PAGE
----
Day Two Afternoon
Next, you’ll want to hit the myriad of art galleries in the Southside. The HART Gallery features works by homeless and other non-traditional artists, offering them a chance to sell their wares and hopefully create a new life. Next, head over to Gallery 1401, where you'll find art from over 30 nationally and internationally acclaimed artists, and then Shuptrines Gallery, which specializes in 19th-century through contemporary American and European art.
While exploring the Southside neighborhood, make a scavenger game of finding some or all of the murals around this side of town. Here's a list to get you started:
Flying Donut Mural
- 1900 Broad Street
- Muralist: Joseph Giri
Polka Dot Wall
- 1400 Block Of Williams Street
- 612 E Main Street
- 1351 Passenger Street
- Muralist: The Artist Seven
Day Two Evening
By now you’ve probably noticed a sculpture or two in the middle of the sidewalk. If you’re looking for a pre-dinner promenade, walk the length of Main Street (from Main Terrain to Niedlov’s) to see all of them. To cap off your Southside evening, grab dinner and drinks at one of the neighborhood’s hot spots – the Flying Squirrel. The drink and food menus are equally adventurous and change out seasonally, we definitely recommend trying out whatever Chattanooga Whiskey drink is available.
Day Three Morning
You’ll want to spend your third day on the Northshore, another hot spot for local talent. But, start your journey downtown so you can walk across the iconic Walnut Street Walking Bridge, which offers views that would inspire even the least creative.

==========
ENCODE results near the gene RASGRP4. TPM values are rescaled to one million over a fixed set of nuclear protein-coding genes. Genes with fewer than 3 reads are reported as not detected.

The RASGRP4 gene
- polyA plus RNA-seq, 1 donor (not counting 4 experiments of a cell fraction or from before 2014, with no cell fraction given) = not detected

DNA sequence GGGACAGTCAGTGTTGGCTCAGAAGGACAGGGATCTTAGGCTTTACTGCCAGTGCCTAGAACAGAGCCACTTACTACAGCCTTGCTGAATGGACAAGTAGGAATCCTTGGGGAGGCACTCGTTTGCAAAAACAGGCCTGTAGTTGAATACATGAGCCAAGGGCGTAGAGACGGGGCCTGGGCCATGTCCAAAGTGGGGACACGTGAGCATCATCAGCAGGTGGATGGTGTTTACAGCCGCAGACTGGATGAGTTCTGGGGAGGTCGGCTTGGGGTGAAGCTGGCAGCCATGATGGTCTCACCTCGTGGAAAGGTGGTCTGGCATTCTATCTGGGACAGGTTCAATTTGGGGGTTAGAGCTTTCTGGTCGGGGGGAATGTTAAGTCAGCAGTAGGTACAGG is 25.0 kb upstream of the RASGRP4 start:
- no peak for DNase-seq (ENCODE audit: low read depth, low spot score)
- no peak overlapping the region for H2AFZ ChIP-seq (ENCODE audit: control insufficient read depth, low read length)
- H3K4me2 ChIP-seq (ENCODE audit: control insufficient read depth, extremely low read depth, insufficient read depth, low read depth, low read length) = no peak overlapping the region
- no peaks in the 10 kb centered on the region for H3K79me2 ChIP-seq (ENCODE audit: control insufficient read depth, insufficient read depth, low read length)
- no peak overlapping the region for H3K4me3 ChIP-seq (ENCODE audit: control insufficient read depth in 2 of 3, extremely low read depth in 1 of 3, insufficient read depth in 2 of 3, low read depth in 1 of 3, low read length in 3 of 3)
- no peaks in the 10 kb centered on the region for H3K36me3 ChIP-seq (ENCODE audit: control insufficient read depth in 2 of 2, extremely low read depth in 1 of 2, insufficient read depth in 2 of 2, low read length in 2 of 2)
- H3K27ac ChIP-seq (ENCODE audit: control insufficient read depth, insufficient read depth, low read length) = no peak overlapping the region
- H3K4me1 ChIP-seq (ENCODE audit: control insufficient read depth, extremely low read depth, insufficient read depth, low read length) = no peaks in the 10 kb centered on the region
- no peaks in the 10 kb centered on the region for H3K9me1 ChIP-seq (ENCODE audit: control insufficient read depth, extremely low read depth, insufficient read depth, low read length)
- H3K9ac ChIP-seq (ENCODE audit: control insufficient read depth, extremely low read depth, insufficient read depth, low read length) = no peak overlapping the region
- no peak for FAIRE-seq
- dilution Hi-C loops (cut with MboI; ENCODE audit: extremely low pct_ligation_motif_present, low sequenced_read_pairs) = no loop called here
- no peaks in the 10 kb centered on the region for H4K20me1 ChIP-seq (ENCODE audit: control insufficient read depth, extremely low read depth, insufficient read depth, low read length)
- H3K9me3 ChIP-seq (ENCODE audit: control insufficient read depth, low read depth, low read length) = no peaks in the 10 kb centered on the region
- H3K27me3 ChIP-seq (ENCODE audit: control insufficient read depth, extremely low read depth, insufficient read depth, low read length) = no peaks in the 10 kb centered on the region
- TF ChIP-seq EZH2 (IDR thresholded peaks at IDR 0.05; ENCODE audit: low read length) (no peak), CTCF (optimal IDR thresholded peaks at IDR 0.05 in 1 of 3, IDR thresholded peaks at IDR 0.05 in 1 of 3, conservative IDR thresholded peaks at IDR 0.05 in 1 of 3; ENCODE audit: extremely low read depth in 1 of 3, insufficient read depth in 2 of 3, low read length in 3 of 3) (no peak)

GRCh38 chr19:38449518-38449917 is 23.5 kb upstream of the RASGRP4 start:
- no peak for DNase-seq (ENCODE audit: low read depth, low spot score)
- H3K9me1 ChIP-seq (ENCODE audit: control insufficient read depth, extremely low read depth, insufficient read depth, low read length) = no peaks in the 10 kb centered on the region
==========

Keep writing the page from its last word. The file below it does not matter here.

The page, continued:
After your trek across the bridge, reward yourself with breakfast at Julie Darling Donuts, which offers creative concoctions such as pancakes and bacon, Granny’s apple pie and key lime. Then continue burning calories with a stroll down Frazier, checking out the public art installations. Art is so ingrained on the Northshore that it's even embedded in the sidewalk, so don't forget to look down.
Day Three Afternoon
Art galleries are in abundant supply in Chattanooga's Northshore. Most are sprinkled down Frazier, including Winder Binder Gallery and Bookstore, Blue Skies, and In-Town Gallery (one of the nation’s oldest cooperative art galleries). The Association for Visual Arts, or AVA, also hosts shows in its front gallery, which highlight local talent.
If hunger strikes while shopping, head down Frazier Avenue until you reach Manufacturers Boulevard until you find Food Works. Be warned – their weekend brunches are extremely popular. There are several other great lunch spots back on Frazier like River Street Deli, but before you leave check out the 2 North Shore complex for some of the city’s best boutiques.
Day Three Evening
Art Lover's Itinerary Map
Find all the places we mentioned above in this map we made just for you.